My oldest worked in supermarkets or Home Depot to supplement his needs. Another worked as a waiter or bartender. My nephew who became an engineer worked for Lowe's.
 

SamSpade

Well-Known Member
They sure are. Problem is many of these kids are using these loans on more than college.
(sigh)

It doesn't matter. If the loans are ONLY USED for *exactly* what they're intended for, they're STILL VERY likely to be close to impossible to pay back.
IF you're lucky, it will only cost you a year's salary but probably will cost more.

I already showed that for one of the best jobs coming out of college, and ONLY COUNTING tuition and fees but not counting books and all living expenses - you know like, food, a place to stay - it's still obscenely high.

I do think I've adequately shown it is STILL TOO MUCH even if you do everything right. You will still come out owing the cost a small starter home - which the rest of us typically pay for in 20-30 years.
 

SamSpade

Well-Known Member
My oldest worked in supermarkets or Home Depot to supplement his needs. Another worked as a waiter or bartender. My nephew who became an engineer worked for Lowe's.
And I also worked in a restaurant. And because to become an engineer, you actually have to STUDY and READ, you can either cut down the hours or not do so great on courses or possibly - just take even longer to graduate.

The problem is - it costs too much. In terms of what it costs versus what you will be able to pay back - if you are lucky it may only take you a couple decades to pay back. Whereas in an earlier life, maybe three or four years of very non-onerous payments.
 

Merlin99

Visualize whirled peas
PREMO Member
(sigh)

It doesn't matter. If the loans are ONLY USED for *exactly* what they're intended for, they're STILL VERY likely to be close to impossible to pay back.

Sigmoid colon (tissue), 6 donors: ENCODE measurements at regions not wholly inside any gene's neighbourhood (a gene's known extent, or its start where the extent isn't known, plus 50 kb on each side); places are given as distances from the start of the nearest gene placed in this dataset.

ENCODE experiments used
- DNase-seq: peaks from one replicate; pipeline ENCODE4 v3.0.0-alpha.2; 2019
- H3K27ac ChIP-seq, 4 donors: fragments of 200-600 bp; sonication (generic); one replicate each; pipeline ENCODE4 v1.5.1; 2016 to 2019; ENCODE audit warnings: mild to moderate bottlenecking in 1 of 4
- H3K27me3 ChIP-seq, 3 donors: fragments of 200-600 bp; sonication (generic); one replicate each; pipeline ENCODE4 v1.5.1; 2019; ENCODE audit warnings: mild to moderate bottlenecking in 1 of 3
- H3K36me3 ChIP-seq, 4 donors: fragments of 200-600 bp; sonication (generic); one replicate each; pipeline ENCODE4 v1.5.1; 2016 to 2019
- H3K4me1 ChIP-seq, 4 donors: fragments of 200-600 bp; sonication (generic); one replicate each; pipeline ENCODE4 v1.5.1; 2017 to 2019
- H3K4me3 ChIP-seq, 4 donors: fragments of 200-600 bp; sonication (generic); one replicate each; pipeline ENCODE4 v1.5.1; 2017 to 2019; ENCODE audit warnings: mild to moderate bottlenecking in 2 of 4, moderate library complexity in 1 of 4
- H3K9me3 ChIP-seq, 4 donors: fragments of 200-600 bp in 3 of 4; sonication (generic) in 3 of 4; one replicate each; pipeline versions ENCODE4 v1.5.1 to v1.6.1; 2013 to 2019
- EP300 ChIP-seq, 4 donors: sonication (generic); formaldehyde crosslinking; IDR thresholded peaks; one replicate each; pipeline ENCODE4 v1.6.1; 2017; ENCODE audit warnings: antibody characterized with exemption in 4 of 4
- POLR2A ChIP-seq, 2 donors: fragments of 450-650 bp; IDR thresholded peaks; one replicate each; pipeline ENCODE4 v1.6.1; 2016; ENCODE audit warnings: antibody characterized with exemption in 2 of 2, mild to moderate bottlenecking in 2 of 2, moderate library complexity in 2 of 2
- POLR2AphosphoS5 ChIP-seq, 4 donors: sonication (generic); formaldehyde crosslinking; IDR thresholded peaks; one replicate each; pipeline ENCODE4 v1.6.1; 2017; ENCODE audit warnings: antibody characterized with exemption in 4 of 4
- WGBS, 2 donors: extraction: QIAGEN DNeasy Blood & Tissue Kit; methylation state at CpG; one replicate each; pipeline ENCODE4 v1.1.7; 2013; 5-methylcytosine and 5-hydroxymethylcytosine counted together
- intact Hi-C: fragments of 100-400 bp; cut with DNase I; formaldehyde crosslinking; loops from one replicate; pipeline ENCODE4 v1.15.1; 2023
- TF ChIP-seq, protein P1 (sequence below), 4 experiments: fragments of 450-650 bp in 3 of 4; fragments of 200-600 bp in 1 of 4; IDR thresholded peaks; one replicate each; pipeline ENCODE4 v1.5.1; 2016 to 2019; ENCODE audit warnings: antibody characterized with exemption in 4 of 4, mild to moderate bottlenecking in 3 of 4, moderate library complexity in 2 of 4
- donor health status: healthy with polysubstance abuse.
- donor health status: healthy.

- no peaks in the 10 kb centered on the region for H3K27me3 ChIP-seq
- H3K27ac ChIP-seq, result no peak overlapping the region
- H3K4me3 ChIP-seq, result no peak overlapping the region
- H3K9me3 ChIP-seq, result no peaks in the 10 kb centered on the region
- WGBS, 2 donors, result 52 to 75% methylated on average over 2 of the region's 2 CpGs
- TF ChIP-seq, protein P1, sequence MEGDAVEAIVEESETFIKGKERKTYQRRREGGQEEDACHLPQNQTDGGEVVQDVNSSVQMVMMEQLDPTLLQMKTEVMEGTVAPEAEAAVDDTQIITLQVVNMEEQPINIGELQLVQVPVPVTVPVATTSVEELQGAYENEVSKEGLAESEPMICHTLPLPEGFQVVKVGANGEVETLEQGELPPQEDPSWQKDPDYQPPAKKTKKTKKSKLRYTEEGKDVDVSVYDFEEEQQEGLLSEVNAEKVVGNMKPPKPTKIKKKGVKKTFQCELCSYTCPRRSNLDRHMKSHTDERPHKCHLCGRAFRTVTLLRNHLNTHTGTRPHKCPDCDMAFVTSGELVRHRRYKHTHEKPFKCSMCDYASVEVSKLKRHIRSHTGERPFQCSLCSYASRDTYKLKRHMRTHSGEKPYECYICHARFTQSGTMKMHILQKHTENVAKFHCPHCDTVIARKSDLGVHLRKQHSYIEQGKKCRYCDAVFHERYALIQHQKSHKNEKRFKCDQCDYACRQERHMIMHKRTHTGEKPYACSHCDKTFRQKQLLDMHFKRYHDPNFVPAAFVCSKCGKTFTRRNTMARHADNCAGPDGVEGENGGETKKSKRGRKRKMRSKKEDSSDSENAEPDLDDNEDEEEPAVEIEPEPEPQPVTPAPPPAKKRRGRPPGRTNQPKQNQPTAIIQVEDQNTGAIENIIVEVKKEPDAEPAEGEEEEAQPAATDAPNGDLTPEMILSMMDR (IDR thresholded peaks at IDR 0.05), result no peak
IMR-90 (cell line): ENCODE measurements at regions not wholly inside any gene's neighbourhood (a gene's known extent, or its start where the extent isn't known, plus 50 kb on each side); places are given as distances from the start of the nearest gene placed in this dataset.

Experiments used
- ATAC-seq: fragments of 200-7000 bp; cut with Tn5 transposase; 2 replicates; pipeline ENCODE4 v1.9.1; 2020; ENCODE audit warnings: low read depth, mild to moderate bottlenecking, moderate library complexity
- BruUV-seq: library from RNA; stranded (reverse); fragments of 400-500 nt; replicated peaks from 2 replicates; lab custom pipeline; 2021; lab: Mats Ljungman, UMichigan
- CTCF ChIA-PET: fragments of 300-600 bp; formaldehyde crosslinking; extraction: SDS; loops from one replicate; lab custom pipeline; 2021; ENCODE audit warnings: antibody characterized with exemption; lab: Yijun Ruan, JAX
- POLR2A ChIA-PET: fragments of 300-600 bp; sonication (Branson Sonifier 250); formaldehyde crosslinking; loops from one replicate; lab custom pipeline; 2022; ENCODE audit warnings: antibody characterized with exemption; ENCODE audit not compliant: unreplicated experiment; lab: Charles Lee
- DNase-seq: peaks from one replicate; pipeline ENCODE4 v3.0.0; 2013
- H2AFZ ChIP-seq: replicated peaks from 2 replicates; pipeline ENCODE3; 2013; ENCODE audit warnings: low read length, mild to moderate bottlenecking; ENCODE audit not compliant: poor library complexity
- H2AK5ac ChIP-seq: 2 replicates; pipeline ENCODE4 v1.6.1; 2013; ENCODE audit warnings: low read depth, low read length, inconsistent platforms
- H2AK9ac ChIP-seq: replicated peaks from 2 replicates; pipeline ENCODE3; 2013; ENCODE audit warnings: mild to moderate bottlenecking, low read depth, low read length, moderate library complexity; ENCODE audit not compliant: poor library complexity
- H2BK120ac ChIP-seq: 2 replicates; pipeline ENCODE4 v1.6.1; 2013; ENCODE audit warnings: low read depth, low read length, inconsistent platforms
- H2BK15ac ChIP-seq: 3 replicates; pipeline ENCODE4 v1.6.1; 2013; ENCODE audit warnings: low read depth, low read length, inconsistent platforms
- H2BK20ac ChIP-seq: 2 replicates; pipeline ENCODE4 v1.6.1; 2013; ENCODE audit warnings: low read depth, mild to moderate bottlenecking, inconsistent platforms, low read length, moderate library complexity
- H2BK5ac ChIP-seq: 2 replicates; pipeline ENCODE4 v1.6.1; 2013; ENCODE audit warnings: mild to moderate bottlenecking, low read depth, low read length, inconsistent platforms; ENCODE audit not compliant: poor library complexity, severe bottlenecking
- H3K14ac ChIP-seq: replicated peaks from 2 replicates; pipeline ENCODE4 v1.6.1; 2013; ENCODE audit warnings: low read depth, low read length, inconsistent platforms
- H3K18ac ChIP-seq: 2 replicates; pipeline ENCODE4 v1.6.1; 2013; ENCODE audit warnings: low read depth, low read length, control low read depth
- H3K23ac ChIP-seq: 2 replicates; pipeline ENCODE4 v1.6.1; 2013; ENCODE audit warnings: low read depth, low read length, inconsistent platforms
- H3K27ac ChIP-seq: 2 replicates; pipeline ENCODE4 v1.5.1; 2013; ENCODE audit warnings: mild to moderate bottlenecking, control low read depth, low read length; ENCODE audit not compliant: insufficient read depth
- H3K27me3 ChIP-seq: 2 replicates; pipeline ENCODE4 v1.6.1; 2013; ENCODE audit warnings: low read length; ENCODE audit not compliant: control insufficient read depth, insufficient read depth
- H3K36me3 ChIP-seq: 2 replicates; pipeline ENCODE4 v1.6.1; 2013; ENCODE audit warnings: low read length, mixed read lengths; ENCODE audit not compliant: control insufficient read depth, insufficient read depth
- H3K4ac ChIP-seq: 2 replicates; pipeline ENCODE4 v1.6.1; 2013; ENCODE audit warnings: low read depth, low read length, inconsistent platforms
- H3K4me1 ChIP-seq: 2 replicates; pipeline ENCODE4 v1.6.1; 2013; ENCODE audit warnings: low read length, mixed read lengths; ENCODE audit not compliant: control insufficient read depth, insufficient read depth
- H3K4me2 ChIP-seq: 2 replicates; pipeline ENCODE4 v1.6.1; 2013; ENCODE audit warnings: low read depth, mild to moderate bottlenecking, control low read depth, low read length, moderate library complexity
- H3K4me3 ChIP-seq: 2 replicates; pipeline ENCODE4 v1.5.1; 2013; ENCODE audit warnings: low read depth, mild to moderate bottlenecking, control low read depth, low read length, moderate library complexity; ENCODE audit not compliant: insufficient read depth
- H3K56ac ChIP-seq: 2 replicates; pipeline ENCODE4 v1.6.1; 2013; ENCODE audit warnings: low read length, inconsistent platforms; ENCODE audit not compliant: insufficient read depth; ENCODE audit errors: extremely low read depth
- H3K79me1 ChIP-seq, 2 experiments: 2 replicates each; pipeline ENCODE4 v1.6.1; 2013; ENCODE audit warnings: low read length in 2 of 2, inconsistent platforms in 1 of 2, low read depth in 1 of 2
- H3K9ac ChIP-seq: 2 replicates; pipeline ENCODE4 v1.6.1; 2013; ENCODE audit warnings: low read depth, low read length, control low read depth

IF you're lucky, it will only cost you a year's salary but probably will cost more.

I already showed that for one of the best jobs coming out of college, and ONLY COUNTING tuition and fees but not counting books and all living expenses - you know like, food, a place to stay - it's still obscenely high.

I do think I've adequately shown it is STILL TOO MUCH even if you do everything right. You will still come out owing the cost a small starter home - which the rest of us typically pay for in 20-30 years.
What is the interest rate on these loans?
 

my-thyme

..if momma ain't happy...
Patron
And DIL just told me, because of the freeze on required payments, all the payments she has made for the last 2 1/2 yrs have been interest free.

All money went to principle. Who wouldn't have taken advantage of that? Her loan is now almost paid off.
 

PrchJrkr

Long Haired Country Boy
Ad Free Experience
Patron
And DIL just told me, because of the freeze on required payments, all the payments she has made for the last 2 1/2 yrs have been interest free.

All money went to principle. Who wouldn't have taken advantage of that? Her loan is now almost paid off.
Acting responsibly should be rewarded. Good on her. :yay: